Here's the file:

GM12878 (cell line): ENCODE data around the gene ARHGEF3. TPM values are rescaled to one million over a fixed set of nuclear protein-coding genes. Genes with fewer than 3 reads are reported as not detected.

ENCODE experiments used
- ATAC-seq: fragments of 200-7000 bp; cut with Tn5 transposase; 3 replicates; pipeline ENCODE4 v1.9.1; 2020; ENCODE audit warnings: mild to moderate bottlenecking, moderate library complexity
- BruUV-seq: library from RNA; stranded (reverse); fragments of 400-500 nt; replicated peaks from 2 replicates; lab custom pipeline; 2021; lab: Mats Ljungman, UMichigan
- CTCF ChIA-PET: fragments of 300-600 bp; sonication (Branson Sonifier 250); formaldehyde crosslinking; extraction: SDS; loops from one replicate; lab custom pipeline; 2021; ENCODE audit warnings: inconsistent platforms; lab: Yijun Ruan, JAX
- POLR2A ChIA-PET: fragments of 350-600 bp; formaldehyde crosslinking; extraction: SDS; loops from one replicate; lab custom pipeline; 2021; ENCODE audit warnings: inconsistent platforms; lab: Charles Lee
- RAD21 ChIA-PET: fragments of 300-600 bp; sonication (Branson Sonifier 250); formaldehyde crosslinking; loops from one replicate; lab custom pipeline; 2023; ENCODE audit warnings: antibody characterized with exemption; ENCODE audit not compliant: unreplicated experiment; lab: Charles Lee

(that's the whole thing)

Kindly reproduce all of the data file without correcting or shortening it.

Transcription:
GM12878 (cell line): ENCODE data around the gene ARHGEF3. TPM values are rescaled to one million over a fixed set of nuclear protein-coding genes. Genes with fewer than 3 reads are reported as not detected.

ENCODE experiments used
- ATAC-seq: fragments of 200-7000 bp; cut with Tn5 transposase; 3 replicates; pipeline ENCODE4 v1.9.1; 2020; ENCODE audit warnings: mild to moderate bottlenecking, moderate library complexity
- BruUV-seq: library from RNA; stranded (reverse); fragments of 400-500 nt; replicated peaks from 2 replicates; lab custom pipeline; 2021; lab: Mats Ljungman, UMichigan
- CTCF ChIA-PET: fragments of 300-600 bp; sonication (Branson Sonifier 250); formaldehyde crosslinking; extraction: SDS; loops from one replicate; lab custom pipeline; 2021; ENCODE audit warnings: inconsistent platforms; lab: Yijun Ruan, JAX
- POLR2A ChIA-PET: fragments of 350-600 bp; formaldehyde crosslinking; extraction: SDS; loops from one replicate; lab custom pipeline; 2021; ENCODE audit warnings: inconsistent platforms; lab: Charles Lee
- RAD21 ChIA-PET: fragments of 300-600 bp; sonication (Branson Sonifier 250); formaldehyde crosslinking; loops from one replicate; lab custom pipeline; 2023; ENCODE audit warnings: antibody characterized with exemption; ENCODE audit not compliant: unreplicated experiment; lab: Charles Lee